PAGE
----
At the outbreak of the Second World War, Kurt Klagsbrunn (1918-2005) arrived in Rio de Janeiro, the then-capital of Brazil. The Austrian medical student of Jewish descent had been forced to abandon university with the rise of the Nazis. He fled from Vienna, seeking refuge first in Lisbon, then Rotterdam,with his family. He finally alighted in Rio in 1939.
Klagsbrunn began, slowly but surely, to start taking photographs of life on the other side of the Atlantic. His work began to reflect the diverse panorama of people living in this vibrant city, from slave descendants to aristocrats. Rio would become a source of lasting inspiration to the young immigrant and he began to document parties as well as social and political events.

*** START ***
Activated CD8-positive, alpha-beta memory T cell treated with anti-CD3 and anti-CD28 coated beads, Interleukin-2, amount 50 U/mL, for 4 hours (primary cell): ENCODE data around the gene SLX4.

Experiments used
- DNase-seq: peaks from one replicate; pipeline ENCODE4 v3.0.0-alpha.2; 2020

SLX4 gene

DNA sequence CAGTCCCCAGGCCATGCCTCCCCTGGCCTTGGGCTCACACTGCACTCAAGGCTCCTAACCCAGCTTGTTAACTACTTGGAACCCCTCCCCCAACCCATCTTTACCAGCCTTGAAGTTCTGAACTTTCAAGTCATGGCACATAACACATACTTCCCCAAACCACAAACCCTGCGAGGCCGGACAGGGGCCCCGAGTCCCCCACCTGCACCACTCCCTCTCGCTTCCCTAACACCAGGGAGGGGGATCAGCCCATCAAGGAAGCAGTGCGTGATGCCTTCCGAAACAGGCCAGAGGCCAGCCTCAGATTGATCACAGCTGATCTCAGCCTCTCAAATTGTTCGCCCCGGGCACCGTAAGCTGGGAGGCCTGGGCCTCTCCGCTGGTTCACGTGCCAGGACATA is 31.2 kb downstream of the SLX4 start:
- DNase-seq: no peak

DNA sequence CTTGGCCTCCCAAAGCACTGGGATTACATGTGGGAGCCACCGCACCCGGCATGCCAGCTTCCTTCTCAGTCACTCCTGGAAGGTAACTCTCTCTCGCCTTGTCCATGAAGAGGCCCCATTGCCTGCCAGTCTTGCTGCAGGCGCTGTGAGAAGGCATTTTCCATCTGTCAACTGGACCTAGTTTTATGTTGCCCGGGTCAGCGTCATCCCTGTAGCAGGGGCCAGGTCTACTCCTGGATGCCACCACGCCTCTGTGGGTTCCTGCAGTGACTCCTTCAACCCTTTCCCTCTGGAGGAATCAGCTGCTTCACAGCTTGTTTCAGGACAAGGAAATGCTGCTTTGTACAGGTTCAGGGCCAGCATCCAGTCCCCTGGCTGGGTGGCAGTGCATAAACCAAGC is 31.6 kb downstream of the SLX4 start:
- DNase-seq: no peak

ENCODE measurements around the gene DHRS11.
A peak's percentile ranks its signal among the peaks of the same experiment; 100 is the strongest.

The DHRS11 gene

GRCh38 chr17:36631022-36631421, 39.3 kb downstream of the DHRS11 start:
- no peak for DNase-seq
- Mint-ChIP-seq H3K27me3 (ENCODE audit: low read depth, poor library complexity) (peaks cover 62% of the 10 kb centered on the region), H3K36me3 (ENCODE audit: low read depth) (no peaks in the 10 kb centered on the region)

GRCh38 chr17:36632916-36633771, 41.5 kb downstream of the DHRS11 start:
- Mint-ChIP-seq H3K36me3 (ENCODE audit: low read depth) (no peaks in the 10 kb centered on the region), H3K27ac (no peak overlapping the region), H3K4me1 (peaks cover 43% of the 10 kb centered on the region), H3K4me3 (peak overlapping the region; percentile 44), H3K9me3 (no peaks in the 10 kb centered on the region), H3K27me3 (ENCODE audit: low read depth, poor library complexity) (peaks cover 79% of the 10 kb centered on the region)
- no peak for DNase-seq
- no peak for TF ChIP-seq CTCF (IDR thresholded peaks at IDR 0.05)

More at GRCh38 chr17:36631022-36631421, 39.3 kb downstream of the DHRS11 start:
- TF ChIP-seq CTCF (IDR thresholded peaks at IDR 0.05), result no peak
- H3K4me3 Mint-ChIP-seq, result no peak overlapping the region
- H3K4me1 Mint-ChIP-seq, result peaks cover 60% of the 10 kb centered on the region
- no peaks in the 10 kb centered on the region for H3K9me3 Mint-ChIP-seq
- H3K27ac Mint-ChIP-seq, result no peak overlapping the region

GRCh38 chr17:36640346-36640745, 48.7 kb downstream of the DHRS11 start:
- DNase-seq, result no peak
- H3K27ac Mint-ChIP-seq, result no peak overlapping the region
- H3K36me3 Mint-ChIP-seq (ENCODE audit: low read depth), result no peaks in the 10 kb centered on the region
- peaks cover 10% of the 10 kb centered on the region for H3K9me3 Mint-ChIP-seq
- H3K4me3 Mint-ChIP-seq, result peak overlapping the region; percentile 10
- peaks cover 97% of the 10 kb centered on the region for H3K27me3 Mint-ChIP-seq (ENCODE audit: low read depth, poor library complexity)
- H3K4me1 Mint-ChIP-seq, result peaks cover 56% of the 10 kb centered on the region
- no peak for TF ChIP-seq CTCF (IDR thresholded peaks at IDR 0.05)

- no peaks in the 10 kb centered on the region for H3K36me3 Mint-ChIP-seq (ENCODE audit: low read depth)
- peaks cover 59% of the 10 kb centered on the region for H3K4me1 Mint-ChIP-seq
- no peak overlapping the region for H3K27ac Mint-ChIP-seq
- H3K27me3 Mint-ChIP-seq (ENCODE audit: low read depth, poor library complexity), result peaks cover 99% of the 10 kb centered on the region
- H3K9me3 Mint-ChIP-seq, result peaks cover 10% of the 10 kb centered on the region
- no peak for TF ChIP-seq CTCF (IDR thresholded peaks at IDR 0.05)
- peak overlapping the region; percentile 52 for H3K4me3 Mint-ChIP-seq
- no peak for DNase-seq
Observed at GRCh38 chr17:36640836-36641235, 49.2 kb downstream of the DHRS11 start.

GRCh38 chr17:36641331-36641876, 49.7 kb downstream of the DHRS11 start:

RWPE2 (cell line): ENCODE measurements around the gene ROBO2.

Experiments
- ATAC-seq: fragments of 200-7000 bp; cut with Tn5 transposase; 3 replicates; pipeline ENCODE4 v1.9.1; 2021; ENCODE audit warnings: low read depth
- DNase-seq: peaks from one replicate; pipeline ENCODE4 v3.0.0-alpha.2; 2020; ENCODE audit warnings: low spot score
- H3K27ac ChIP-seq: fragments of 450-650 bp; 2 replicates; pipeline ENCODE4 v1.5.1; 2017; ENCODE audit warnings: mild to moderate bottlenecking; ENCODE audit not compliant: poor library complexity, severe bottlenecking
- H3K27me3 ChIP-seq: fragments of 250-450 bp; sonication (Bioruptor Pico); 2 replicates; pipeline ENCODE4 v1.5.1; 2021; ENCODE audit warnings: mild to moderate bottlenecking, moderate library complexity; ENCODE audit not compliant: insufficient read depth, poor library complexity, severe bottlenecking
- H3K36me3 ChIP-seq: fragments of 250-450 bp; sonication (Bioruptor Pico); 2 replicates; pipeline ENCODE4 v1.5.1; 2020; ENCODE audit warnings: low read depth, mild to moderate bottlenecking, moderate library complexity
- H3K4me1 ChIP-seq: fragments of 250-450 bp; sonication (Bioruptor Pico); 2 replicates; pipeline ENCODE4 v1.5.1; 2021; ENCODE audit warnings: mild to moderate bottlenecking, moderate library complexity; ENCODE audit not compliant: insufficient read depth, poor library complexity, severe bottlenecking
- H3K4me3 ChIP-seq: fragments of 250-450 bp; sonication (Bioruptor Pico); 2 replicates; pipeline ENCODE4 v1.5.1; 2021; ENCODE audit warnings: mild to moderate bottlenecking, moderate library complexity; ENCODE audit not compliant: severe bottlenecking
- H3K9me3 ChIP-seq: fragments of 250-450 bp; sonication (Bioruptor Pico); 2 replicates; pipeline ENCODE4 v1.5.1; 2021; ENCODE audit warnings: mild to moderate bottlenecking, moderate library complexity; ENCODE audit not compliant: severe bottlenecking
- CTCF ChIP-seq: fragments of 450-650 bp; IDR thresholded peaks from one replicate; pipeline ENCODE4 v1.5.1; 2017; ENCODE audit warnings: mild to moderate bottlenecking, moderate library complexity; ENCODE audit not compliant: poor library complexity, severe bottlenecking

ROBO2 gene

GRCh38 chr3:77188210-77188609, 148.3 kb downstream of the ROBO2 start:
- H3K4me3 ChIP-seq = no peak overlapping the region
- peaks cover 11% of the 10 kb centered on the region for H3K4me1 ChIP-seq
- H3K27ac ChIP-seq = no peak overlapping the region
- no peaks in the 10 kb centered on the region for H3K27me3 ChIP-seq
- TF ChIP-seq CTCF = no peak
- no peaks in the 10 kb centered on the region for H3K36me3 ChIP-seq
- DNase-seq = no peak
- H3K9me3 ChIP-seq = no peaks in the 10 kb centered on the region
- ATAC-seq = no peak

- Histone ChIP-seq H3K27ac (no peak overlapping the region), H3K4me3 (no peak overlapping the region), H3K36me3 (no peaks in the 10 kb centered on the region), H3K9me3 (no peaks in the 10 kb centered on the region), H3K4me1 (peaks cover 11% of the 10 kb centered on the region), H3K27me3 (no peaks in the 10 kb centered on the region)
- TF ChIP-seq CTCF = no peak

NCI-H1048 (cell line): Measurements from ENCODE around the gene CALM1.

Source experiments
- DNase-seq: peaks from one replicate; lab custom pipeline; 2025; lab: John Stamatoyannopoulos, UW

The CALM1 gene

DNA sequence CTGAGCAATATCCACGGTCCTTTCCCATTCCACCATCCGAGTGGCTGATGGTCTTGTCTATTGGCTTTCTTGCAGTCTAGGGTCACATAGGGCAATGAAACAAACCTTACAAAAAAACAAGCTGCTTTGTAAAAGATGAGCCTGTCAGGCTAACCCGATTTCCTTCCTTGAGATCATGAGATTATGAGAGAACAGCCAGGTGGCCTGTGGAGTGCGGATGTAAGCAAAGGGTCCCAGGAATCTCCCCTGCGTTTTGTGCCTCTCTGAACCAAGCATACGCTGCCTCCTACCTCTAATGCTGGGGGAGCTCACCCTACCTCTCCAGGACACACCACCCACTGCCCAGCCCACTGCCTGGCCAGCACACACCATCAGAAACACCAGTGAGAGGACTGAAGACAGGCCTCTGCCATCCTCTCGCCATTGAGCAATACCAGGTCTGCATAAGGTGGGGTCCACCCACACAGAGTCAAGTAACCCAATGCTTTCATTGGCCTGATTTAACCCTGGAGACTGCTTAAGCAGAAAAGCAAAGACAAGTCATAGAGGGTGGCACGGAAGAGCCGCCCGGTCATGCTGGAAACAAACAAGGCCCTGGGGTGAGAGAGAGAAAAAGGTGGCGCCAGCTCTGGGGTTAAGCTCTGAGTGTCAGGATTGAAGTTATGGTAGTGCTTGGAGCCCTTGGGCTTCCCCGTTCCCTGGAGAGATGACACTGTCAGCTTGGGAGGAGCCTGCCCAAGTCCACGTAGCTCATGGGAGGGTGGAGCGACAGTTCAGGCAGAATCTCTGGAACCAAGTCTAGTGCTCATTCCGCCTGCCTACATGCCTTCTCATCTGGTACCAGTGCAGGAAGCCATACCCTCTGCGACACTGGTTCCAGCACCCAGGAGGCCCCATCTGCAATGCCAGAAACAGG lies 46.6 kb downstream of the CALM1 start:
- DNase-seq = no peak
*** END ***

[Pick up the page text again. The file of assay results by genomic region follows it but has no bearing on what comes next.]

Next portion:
More than 200 of his Rio photographs are brought together in the enlightening exhibition Kurt Klagsbrunn, a humanist photographer in Rio (1940-1960), at the Museu de Arte do Rio.
“One of Kurt’s features is a very loving relationship with Rio de Janeiro,” said Paulo
Herkenhoff, one of the exhibition’s curators. “Klagsbrunn produced an image of a city with soul,with its contradictions, perversities and charms.” He also captured the “very difficult lives of ordinary people,” who lacked clean water, good transportation and lived in dire housing conditions at that time, she added.
To continue reading about Kurt Klagsbrunn and see more images of his work, read the July/August issue of The Kurios.
Photo: Jardim de Alah , Rio de Janeiro (1945) © Kurt Klagsbrunn. Photo courtesy of
Museu de Arte do Rio.